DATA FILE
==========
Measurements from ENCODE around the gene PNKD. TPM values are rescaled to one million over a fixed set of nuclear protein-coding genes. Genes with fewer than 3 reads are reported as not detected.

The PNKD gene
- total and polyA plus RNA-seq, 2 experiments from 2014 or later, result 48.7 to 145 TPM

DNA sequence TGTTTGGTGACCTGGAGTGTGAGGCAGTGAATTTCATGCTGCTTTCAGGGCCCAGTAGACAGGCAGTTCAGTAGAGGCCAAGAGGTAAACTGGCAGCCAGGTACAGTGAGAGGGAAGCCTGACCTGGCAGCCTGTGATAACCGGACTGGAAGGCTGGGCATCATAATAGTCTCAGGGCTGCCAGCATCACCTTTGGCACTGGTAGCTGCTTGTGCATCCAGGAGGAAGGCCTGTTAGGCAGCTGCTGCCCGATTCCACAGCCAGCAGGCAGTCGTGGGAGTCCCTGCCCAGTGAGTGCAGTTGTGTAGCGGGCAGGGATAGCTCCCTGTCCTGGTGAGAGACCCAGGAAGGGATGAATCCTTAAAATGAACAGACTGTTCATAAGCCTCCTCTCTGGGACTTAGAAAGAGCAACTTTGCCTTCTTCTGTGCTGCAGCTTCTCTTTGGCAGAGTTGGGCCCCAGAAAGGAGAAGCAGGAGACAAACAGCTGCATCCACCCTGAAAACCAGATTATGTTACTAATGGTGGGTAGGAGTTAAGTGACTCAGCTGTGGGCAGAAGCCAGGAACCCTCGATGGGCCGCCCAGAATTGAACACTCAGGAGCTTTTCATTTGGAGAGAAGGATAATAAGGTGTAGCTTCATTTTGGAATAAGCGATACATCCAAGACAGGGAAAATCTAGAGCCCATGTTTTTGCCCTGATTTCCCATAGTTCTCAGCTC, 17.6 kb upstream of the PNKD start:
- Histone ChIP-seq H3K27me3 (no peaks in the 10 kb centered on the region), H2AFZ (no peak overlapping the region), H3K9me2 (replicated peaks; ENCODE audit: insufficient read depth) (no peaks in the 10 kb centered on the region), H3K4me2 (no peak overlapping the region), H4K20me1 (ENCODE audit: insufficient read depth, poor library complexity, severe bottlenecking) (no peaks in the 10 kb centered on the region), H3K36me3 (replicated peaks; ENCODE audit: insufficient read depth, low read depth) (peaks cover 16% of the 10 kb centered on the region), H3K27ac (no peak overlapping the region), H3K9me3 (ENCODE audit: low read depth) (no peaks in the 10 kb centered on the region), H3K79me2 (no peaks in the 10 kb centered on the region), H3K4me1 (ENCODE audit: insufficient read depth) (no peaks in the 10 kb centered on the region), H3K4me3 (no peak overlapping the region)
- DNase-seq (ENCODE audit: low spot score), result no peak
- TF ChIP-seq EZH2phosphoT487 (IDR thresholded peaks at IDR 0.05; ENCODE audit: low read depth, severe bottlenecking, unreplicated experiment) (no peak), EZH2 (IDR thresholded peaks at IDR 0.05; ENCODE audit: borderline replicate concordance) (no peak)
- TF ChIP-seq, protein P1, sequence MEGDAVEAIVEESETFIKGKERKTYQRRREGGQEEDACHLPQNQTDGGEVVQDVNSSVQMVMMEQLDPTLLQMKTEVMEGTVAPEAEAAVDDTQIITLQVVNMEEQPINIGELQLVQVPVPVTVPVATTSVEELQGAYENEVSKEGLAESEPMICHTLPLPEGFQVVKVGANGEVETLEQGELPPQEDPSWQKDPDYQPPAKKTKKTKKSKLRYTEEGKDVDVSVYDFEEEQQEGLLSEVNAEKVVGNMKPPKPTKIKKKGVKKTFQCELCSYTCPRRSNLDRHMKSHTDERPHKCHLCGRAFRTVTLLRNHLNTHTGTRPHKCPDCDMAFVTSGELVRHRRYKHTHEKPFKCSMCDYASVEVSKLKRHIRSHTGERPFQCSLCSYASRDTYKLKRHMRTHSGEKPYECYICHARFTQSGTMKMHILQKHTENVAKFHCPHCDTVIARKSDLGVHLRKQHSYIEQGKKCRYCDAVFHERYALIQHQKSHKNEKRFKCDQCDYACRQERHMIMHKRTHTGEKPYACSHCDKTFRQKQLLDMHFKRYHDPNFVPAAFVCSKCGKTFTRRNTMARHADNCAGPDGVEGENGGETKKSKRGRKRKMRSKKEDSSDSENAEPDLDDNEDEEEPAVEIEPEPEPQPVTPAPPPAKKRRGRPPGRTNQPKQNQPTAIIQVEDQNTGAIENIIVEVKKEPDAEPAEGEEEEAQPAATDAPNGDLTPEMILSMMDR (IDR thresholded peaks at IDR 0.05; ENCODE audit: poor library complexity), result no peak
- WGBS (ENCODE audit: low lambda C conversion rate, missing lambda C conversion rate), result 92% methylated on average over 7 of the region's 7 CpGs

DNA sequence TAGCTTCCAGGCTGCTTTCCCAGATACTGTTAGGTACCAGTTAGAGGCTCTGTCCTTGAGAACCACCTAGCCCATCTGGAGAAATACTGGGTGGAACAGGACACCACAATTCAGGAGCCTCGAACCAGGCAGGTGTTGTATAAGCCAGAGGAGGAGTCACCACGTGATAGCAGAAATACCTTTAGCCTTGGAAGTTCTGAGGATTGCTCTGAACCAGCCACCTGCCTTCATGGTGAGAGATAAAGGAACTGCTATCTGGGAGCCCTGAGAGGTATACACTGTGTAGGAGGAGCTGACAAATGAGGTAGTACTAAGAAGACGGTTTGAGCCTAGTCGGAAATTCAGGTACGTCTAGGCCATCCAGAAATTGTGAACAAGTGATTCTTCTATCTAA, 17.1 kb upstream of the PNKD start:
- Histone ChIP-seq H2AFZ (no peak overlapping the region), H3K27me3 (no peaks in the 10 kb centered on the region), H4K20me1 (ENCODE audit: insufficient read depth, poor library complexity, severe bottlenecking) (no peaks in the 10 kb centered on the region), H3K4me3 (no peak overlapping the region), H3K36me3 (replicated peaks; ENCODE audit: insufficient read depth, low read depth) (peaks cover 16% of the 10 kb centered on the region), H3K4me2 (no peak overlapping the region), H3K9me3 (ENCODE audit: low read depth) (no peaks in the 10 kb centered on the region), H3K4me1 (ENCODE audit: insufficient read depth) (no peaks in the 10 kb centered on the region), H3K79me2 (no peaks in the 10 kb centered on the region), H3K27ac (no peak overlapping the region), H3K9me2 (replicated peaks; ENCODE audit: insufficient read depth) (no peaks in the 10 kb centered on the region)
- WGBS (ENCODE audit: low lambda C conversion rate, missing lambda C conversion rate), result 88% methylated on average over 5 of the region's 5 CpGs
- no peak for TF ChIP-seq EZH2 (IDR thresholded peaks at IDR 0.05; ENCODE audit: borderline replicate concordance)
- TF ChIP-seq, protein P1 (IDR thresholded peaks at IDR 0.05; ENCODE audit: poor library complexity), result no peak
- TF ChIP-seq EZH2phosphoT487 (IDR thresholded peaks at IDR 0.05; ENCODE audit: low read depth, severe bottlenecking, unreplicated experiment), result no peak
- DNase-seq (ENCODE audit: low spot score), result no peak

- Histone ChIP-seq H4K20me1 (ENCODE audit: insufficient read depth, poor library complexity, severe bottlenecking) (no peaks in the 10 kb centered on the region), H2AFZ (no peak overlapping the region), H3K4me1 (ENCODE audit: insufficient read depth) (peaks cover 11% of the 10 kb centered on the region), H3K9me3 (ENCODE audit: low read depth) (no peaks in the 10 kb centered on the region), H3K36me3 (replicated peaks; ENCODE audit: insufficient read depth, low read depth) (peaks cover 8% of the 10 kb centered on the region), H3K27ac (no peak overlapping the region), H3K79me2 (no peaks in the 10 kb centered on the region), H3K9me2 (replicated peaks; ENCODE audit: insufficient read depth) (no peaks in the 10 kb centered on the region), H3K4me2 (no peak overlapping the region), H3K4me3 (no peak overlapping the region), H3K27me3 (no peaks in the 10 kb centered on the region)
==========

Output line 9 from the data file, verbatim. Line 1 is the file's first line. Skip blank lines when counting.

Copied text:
- WGBS (ENCODE audit: low lambda C conversion rate, missing lambda C conversion rate), result 92% methylated on average over 7 of the region's 7 CpGs